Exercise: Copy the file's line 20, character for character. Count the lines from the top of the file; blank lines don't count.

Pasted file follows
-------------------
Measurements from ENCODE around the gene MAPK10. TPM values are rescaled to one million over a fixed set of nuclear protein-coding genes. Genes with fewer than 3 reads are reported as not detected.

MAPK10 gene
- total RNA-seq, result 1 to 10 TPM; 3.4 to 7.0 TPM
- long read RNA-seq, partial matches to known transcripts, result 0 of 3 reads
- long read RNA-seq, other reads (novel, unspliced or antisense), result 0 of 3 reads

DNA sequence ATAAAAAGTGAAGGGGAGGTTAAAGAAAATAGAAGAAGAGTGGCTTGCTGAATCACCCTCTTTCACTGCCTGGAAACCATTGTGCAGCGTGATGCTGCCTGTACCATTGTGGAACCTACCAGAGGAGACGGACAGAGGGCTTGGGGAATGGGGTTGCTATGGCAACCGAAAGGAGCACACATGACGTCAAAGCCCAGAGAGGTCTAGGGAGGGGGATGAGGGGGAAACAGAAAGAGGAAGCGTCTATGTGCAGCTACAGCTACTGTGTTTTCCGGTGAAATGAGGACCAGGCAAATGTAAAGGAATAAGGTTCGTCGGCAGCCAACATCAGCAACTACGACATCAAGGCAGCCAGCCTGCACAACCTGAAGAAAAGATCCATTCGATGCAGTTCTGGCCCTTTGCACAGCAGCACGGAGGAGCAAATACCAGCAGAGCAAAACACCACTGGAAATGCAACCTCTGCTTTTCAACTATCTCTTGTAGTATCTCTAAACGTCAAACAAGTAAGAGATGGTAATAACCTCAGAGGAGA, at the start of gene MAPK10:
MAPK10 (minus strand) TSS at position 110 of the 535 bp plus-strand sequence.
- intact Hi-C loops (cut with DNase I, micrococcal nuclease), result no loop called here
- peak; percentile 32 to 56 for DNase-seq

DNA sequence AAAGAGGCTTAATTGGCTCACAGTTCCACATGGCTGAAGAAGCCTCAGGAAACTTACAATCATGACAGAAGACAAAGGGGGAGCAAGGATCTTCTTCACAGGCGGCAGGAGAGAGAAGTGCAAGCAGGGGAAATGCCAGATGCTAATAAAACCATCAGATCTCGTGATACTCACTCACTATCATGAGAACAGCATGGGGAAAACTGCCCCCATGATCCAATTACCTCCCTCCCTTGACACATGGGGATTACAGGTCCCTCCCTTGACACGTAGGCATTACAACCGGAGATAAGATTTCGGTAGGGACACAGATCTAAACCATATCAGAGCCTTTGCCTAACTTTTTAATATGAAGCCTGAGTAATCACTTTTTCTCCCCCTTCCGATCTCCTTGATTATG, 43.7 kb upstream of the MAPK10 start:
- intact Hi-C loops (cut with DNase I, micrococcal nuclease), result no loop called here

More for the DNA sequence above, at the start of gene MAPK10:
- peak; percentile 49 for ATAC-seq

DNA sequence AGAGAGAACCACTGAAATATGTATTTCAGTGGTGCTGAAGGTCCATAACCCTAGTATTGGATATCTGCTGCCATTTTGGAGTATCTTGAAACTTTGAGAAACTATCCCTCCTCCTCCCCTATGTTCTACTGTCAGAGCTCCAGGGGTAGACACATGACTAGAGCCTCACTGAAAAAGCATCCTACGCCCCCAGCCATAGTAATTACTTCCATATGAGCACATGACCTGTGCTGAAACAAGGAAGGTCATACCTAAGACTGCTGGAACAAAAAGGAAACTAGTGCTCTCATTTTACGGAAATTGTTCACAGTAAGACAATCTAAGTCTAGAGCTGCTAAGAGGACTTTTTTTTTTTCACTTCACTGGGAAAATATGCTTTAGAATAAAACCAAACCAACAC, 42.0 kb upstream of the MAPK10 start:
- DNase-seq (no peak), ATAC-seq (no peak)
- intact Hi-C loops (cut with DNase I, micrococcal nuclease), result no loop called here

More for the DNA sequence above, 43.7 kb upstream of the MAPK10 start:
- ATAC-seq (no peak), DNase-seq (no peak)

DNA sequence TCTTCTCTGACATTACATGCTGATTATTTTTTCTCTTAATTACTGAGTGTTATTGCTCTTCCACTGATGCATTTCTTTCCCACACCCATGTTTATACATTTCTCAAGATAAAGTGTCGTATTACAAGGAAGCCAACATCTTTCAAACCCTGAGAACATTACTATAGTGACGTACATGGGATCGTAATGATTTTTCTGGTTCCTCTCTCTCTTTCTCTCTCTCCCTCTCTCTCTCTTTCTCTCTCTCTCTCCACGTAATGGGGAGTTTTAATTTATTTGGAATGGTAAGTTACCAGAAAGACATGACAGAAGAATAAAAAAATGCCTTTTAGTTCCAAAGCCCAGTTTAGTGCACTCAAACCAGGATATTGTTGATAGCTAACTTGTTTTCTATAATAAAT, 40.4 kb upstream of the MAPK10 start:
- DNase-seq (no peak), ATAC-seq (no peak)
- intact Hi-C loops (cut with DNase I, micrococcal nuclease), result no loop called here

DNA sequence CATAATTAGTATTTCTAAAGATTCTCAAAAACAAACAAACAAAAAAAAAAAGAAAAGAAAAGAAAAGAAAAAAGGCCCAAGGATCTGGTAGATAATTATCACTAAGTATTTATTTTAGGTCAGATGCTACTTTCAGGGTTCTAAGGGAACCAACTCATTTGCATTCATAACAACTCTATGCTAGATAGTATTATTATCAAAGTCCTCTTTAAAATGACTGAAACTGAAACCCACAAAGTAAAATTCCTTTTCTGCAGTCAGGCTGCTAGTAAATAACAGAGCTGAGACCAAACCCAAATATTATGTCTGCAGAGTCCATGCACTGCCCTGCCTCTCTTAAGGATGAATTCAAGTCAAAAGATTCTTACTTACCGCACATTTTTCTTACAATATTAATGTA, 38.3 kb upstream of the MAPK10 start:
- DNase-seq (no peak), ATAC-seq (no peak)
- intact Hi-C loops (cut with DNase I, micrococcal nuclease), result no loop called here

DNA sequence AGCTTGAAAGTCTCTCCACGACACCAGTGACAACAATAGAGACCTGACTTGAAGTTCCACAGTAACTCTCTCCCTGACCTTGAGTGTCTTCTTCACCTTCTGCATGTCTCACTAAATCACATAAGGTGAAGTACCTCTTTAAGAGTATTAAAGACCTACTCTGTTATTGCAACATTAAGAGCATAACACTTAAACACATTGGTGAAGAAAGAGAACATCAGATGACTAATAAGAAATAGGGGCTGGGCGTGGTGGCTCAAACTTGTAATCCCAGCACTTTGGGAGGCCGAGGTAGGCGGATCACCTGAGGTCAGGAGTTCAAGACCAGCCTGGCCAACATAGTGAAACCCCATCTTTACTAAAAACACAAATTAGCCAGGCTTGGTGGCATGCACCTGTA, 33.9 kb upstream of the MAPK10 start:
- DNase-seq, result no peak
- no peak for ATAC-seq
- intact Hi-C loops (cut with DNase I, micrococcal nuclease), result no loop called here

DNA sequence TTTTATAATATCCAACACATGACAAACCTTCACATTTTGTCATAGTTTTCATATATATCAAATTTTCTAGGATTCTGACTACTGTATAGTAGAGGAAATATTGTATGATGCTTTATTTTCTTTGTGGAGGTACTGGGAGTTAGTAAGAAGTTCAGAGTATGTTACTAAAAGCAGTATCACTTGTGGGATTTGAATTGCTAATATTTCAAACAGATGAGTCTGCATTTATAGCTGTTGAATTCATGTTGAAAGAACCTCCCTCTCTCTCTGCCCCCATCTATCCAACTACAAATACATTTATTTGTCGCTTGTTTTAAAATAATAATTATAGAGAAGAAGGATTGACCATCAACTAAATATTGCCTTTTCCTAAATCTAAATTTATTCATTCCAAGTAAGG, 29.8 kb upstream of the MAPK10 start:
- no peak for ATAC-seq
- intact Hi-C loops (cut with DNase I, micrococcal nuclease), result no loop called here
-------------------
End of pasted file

- DNase-seq (no peak), ATAC-seq (no peak)